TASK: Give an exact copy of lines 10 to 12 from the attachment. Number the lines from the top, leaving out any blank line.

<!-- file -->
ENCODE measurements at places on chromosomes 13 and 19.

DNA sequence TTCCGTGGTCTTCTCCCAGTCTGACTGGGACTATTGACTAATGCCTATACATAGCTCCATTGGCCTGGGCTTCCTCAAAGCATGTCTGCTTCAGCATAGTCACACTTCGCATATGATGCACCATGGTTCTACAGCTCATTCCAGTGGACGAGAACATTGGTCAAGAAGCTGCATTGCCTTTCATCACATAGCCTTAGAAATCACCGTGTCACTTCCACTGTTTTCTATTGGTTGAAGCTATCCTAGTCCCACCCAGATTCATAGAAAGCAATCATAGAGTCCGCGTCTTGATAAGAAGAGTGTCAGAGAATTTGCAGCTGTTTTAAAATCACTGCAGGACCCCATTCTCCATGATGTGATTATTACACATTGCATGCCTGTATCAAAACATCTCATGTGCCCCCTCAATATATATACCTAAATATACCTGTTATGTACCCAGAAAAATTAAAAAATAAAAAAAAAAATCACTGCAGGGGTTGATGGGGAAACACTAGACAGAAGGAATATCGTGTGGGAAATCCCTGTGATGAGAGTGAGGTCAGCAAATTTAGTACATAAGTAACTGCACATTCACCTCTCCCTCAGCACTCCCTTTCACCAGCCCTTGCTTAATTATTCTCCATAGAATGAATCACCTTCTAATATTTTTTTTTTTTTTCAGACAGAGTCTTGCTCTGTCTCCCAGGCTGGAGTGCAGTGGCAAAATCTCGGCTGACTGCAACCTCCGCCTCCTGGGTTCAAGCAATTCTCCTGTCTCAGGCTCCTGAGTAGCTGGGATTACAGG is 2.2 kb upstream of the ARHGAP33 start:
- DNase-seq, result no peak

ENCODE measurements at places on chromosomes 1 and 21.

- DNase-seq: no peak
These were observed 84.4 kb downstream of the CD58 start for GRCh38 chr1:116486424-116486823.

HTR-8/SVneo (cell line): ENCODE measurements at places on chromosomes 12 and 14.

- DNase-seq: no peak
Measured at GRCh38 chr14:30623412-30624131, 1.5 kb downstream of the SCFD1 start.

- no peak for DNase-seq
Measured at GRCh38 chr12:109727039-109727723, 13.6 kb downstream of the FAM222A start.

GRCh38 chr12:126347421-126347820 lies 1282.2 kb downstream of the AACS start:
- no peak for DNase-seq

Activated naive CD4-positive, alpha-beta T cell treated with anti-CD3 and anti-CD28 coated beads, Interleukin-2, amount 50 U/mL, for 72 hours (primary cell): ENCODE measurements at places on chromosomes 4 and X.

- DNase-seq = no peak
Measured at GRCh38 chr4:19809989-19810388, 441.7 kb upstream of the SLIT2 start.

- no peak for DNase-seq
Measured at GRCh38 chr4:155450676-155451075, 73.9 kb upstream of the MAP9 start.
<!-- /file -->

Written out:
- no peak for DNase-seq
Measured at GRCh38 chr12:109727039-109727723, 13.6 kb downstream of the FAM222A start.

GRCh38 chr12:126347421-126347820 lies 1282.2 kb downstream of the AACS start: